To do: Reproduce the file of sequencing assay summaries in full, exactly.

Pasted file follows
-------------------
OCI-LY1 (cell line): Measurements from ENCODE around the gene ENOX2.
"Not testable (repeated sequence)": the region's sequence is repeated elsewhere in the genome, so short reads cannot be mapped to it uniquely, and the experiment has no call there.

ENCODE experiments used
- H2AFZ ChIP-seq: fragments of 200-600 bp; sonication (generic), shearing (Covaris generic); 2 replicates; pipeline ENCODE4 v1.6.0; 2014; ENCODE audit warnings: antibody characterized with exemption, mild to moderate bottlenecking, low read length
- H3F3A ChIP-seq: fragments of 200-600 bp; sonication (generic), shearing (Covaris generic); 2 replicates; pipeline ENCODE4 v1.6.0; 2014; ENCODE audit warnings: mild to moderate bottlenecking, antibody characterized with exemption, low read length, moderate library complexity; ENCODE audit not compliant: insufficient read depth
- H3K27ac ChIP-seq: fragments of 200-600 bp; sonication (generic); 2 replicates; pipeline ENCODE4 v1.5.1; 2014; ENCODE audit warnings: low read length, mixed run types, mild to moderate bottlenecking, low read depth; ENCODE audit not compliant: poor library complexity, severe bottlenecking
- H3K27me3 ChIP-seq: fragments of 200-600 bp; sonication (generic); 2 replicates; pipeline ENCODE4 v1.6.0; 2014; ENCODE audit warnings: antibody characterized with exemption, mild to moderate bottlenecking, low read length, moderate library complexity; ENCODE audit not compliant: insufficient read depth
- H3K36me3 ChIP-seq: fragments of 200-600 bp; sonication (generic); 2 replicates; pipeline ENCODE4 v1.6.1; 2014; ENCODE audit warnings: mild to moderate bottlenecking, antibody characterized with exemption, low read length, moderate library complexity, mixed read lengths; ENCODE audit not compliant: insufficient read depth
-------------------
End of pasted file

OCI-LY1 (cell line): Measurements from ENCODE around the gene ENOX2.
"Not testable (repeated sequence)": the region's sequence is repeated elsewhere in the genome, so short reads cannot be mapped to it uniquely, and the experiment has no call there.

ENCODE experiments used
- H2AFZ ChIP-seq: fragments of 200-600 bp; sonication (generic), shearing (Covaris generic); 2 replicates; pipeline ENCODE4 v1.6.0; 2014; ENCODE audit warnings: antibody characterized with exemption, mild to moderate bottlenecking, low read length
- H3F3A ChIP-seq: fragments of 200-600 bp; sonication (generic), shearing (Covaris generic); 2 replicates; pipeline ENCODE4 v1.6.0; 2014; ENCODE audit warnings: mild to moderate bottlenecking, antibody characterized with exemption, low read length, moderate library complexity; ENCODE audit not compliant: insufficient read depth
- H3K27ac ChIP-seq: fragments of 200-600 bp; sonication (generic); 2 replicates; pipeline ENCODE4 v1.5.1; 2014; ENCODE audit warnings: low read length, mixed run types, mild to moderate bottlenecking, low read depth; ENCODE audit not compliant: poor library complexity, severe bottlenecking
- H3K27me3 ChIP-seq: fragments of 200-600 bp; sonication (generic); 2 replicates; pipeline ENCODE4 v1.6.0; 2014; ENCODE audit warnings: antibody characterized with exemption, mild to moderate bottlenecking, low read length, moderate library complexity; ENCODE audit not compliant: insufficient read depth
- H3K36me3 ChIP-seq: fragments of 200-600 bp; sonication (generic); 2 replicates; pipeline ENCODE4 v1.6.1; 2014; ENCODE audit warnings: mild to moderate bottlenecking, antibody characterized with exemption, low read length, moderate library complexity, mixed read lengths; ENCODE audit not compliant: insufficient read depth